Robert Pear wrote in the Times that the refusal by “states to expand Medicaid will leave millions of poor people ineligible for government-subsidized health insurance…” Indeed, the refusals will do that, as well as worsen what instead should be remedied. In the following I present a graph of two chronic diseases over the 50 states. Those states which have opted out of the Medicaid expansion are identified. Additionally each state’s poverty rate is indicated. The take-away is that populations in greater need are being further disadvantaged. A conjecture is presented as to why.
Please understand that refusal to expand Medicaid is not about state expenditures. Over the ten years, 2013-2022, every state would gain far more than it would spend for expansion . Were all states to opt-in, the total ROI for the states combined would be almost 10,000% ($8 billion state expenditures in return for $800 billion federal).
Empirically health is associated with income, so if you’re poor you’ll likely have worse health. Also it’s well known that chronic conditions are often comorbid, that if you have a chronic disease, you probably have more than one. Additionally, chronic disease is a major contributor to total health care costs. Continue reading…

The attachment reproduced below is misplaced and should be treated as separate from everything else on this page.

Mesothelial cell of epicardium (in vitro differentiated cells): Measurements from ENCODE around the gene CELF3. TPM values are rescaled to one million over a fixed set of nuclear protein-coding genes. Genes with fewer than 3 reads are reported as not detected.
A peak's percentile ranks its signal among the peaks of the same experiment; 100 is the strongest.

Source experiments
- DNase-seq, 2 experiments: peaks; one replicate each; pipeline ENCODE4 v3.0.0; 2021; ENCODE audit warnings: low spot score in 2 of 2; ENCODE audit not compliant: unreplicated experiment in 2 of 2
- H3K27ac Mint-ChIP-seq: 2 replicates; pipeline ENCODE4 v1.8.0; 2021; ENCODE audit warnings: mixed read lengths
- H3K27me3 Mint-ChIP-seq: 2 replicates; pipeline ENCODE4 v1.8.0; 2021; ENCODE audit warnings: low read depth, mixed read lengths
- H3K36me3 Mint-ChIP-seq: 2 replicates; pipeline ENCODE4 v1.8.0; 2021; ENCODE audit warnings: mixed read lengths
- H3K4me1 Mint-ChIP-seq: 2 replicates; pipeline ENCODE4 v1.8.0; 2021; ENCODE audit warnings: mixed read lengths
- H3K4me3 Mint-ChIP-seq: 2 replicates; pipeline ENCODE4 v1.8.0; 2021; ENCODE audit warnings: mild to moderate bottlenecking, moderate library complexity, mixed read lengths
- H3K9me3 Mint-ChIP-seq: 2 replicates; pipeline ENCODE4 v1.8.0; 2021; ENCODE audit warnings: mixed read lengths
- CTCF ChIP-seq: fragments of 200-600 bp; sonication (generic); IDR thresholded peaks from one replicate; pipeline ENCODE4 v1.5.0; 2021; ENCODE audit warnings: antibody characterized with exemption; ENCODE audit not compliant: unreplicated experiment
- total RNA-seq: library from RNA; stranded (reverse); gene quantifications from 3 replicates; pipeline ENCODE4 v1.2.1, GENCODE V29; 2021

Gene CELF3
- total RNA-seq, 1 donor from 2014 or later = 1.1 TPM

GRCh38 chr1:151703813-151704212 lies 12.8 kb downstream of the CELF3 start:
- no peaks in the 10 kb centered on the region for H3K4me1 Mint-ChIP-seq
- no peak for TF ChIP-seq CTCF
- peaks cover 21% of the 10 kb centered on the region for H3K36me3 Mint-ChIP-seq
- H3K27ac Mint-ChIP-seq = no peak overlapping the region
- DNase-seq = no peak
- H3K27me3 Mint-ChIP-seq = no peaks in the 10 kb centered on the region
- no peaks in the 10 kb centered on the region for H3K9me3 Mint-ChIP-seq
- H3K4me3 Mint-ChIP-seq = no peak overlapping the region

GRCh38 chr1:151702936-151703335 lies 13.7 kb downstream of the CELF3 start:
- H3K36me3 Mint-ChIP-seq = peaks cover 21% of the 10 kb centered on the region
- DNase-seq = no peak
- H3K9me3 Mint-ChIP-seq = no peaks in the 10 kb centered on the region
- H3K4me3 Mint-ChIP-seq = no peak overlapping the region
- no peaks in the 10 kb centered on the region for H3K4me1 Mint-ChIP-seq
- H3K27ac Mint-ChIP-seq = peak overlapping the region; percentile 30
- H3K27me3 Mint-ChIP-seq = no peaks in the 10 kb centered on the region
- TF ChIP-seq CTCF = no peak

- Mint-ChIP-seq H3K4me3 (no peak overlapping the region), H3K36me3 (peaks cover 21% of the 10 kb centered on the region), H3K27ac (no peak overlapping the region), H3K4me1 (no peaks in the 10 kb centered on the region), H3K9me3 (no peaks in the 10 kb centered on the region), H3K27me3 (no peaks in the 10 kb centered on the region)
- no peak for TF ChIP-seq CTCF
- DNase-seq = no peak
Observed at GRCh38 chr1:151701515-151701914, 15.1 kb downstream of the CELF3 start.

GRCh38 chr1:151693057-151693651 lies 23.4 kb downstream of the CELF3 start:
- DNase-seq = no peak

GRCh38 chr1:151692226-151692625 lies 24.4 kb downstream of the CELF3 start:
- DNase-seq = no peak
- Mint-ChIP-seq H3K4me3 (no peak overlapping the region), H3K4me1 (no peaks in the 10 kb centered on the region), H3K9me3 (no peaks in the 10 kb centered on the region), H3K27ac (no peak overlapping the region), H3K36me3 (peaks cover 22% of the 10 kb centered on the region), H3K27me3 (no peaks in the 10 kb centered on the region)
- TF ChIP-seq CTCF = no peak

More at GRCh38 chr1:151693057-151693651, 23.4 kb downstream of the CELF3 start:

I have to say I was surprised with the press reports last week that there wasn’t “rate shock” in California when the California exchange offered preliminary information about their new plans and rates.
At least one prominent health actuarial group had predicted a 30% baseline increase in costs for California’s new health insurance exchange plans under the Affordable Care Act (ObamaCare”).
As the director of the California exchange put it, “These rates are way below the worst-case gloom-and-doom scenarios we have heard.”
But a few days later there is lots more information coming out and it would appear we have a case of apples to oranges to grapefruit. And, we have a pretty good case of rate shock.
First, the exchange officials pointed out that we have to be careful to compare apples to apples when looking at 2013 rates and comparing them to the 2014 exchange rates because the 2014 exchange plans have far more generous benefits.
Yes we do, particularly when the California exchange forces us to give up our apple and buy a more expensive orange.
One of the reasons health insurance in the exchange will cost a lot more in most states is because the new health law outlaws many of the existing plans now being offered and requires only those much richer plans to be sold.